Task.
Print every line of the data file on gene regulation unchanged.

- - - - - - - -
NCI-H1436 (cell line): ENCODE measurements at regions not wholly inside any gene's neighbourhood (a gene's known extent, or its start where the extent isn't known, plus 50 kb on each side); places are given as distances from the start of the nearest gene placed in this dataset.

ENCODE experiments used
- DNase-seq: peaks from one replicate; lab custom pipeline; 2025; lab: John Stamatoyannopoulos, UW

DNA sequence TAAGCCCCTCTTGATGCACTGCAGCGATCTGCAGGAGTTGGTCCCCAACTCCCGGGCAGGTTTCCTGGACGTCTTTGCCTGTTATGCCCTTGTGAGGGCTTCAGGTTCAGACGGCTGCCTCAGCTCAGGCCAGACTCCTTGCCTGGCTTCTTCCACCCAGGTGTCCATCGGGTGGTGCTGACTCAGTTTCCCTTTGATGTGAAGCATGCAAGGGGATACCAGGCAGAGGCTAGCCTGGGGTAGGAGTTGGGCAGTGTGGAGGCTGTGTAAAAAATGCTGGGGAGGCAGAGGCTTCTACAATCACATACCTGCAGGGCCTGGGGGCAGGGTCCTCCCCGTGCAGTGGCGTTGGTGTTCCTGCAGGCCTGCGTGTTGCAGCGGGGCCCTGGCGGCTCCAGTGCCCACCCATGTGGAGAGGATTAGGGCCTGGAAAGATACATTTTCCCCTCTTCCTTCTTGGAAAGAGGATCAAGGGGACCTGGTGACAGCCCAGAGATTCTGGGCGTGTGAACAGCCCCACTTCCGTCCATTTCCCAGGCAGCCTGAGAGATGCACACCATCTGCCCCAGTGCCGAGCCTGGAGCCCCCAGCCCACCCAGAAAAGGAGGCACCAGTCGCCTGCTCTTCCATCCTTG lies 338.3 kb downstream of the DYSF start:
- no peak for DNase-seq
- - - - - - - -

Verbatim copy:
NCI-H1436 (cell line): ENCODE measurements at regions not wholly inside any gene's neighbourhood (a gene's known extent, or its start where the extent isn't known, plus 50 kb on each side); places are given as distances from the start of the nearest gene placed in this dataset.

ENCODE experiments used
- DNase-seq: peaks from one replicate; lab custom pipeline; 2025; lab: John Stamatoyannopoulos, UW

DNA sequence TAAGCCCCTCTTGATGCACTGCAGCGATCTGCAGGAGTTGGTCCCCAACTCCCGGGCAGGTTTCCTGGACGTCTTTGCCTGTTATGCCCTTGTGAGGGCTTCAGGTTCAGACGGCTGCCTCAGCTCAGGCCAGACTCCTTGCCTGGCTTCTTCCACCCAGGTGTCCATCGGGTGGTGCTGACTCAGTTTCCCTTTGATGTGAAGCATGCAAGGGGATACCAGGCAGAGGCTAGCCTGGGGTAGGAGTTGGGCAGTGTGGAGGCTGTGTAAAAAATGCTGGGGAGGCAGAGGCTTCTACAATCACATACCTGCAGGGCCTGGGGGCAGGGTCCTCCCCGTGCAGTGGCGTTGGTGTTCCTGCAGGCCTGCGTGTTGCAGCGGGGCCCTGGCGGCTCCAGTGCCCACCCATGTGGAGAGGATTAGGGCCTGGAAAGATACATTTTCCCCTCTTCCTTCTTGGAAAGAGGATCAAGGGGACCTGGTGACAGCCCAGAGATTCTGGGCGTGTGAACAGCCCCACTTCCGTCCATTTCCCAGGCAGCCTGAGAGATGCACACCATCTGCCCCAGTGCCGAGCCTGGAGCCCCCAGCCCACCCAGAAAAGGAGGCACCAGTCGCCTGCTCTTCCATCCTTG lies 338.3 kb downstream of the DYSF start:
- no peak for DNase-seq